# If an IVP does not enjoy uniqueness, then it possesses infinitely many solutions

I am trying to prove that when an IVP in ODEs does not enjoy uniqueness, then it has infinitely many different solutions. I know that when the Lipschitz condition is satisfied, then there is a unique solution.

I guess, I am trying to show that if the IVP possesses two solutions, then we can create infinitely many solutions using these two. However, I am slightly lost as where to start the proof.

This is not something totally trivial.

It is Helmut Kneser's Theorem.

Let the following IVP $$x'=f(t,x), \quad x(\tau)=\xi,\tag{1}$$ where $x,f,\xi\in\mathbb R^n$. Then the set for any $s\in\mathbb R$, for which there exists a solution of the above in the interval $[\tau,s]$ the set $$S=\{x(s): x\,\, \text{is a solution of (1)}\},$$ is connected.

In the one-dimensional case, the proof is rather simple. Assume that $\varphi,\psi:[\tau,\sigma]\to\mathbb R$ are solutions of $(1)$ and $\varphi(\sigma)<\eta<\psi(\sigma)$. Then solve "backwards" the IVP $$x'=f(t,x), \quad x(\sigma)=\eta,\tag{2}$$ which means that you obtain a solution $\zeta$ for $t\le \sigma$. As soon as the graph of $\zeta$ hits the graph of $\varphi$ or $\psi$, say at $t_0\in(\tau,\sigma)$ you have $\zeta(t_0)=\psi(t_0)$, then you can define a new solution $\tilde\zeta$ as $$\tilde\zeta(t)=\left\{ \begin{array}{lll} \psi(t) & \text{if} & t\in[\tau,t_0], \\ \zeta(t) & \text{if} & t\in[t_0,\sigma]. \end{array} \right.$$ Clearly $\tilde\zeta$ satisfies both $(1)$ and $(2)$, and that's how you obtain a continuum of solutions.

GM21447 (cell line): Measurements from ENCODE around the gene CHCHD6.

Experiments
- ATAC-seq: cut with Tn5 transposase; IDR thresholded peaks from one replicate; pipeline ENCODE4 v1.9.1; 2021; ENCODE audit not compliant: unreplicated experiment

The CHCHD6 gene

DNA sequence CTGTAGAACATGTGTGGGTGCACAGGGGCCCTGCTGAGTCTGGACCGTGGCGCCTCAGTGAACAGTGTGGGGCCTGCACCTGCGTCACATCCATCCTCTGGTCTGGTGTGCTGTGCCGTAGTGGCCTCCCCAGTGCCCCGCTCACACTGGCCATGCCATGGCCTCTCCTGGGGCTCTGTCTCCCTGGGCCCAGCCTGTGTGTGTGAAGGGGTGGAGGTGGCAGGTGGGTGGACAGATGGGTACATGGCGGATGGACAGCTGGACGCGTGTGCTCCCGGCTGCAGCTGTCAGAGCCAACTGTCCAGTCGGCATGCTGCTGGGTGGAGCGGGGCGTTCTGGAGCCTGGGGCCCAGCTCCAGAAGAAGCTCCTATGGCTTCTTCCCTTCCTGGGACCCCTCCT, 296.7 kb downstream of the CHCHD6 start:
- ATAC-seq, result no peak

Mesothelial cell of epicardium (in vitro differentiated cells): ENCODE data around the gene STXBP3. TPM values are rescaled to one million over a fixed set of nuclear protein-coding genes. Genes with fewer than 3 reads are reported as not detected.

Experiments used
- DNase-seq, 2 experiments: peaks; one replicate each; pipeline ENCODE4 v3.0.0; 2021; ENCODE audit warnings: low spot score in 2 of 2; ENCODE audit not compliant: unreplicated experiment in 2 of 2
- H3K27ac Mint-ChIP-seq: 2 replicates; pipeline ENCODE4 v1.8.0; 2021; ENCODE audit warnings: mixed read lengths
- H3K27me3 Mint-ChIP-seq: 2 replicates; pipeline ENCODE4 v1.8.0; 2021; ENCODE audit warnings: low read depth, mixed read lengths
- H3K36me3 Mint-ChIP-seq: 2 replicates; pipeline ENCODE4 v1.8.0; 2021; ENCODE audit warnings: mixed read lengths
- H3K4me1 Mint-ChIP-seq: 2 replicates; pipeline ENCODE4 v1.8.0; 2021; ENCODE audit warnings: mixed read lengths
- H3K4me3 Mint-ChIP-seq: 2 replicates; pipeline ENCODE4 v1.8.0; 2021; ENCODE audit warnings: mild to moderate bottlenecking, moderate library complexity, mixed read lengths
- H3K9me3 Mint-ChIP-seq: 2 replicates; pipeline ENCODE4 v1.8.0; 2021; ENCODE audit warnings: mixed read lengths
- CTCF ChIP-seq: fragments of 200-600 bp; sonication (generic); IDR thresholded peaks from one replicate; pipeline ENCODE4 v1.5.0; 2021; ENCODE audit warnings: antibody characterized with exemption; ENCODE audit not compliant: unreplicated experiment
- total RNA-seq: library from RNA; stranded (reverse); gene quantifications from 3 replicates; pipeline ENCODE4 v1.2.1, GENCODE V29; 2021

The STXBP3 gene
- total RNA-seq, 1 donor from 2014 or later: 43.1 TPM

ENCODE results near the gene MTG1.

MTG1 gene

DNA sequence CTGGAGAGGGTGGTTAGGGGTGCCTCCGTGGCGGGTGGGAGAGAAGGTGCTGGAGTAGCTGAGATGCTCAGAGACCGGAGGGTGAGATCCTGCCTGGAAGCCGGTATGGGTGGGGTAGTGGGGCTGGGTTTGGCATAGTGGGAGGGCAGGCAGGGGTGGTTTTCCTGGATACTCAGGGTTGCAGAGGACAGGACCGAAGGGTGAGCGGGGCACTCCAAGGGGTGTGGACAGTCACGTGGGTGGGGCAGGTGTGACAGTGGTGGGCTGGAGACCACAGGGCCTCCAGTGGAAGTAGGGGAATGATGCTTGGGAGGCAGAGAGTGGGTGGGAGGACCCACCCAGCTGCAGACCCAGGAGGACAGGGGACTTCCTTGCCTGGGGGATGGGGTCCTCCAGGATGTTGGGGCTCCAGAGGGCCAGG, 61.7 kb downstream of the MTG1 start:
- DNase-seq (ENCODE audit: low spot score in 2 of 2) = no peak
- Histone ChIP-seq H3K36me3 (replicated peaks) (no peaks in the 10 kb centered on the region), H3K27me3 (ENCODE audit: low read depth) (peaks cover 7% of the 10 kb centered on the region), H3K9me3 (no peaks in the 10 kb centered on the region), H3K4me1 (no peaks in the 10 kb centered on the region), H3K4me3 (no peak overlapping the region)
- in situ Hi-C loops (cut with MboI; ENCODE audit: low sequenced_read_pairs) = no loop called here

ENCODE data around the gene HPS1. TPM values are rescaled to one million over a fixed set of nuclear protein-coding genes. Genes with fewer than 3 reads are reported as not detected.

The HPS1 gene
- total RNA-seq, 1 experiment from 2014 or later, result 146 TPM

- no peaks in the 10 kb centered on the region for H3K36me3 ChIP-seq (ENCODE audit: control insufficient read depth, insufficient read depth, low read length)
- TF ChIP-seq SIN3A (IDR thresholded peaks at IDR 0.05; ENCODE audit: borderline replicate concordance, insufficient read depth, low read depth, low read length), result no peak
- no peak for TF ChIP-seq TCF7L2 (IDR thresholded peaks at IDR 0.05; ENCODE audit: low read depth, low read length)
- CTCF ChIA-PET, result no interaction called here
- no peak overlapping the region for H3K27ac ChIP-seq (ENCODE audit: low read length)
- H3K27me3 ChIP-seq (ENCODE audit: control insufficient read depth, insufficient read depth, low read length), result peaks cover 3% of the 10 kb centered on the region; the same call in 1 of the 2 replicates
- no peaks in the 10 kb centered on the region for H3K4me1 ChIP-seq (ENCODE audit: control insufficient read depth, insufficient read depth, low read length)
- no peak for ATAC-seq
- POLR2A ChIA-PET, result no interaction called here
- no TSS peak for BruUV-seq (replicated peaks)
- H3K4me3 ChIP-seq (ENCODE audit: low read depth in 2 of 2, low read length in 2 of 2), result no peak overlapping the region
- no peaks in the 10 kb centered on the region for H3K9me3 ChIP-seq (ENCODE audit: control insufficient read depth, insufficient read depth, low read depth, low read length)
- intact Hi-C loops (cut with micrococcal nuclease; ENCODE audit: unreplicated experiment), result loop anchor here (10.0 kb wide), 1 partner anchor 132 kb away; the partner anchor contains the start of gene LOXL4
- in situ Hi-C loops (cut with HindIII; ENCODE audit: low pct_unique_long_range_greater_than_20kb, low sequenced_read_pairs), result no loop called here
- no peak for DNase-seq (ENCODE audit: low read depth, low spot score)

For a more general theorem, see Philip Hartman, Ordinary Differential Equations, page 15.

• Thanks for the reference. I knew the theorem had a name, but I couldn't recall it. So my question is the other answer I received shows that you can construct additional solutions from the non-uniqueness conditions, but does this imply there is a continuum of solutions? Do I need to go through the proof of connectedness to show that it is indeed a continuum? Commented Jan 30, 2014 at 15:21
• @user75514: See updated answer. Commented Jan 30, 2014 at 15:34
• Thanks. That was very helpful. Commented Jan 31, 2014 at 15:33
• There is a late reply. Why the function $\zeta$ is defined in $[\tau ,\sigma]$? Or what's more important, why does its graph reach the line of function $\psi$ or $\phi$? Commented Oct 1, 2020 at 18:35
• How do we know the new constructed soln is differentiable at $t_0$? Do you need some regularity conditions on $f$? Commented Jan 6, 2022 at 9:20